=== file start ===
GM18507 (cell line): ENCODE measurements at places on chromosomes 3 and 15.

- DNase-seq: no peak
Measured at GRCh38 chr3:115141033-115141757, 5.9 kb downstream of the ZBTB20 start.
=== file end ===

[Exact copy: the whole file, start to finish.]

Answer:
GM18507 (cell line): ENCODE measurements at places on chromosomes 3 and 15.

- DNase-seq: no peak
Measured at GRCh38 chr3:115141033-115141757, 5.9 kb downstream of the ZBTB20 start.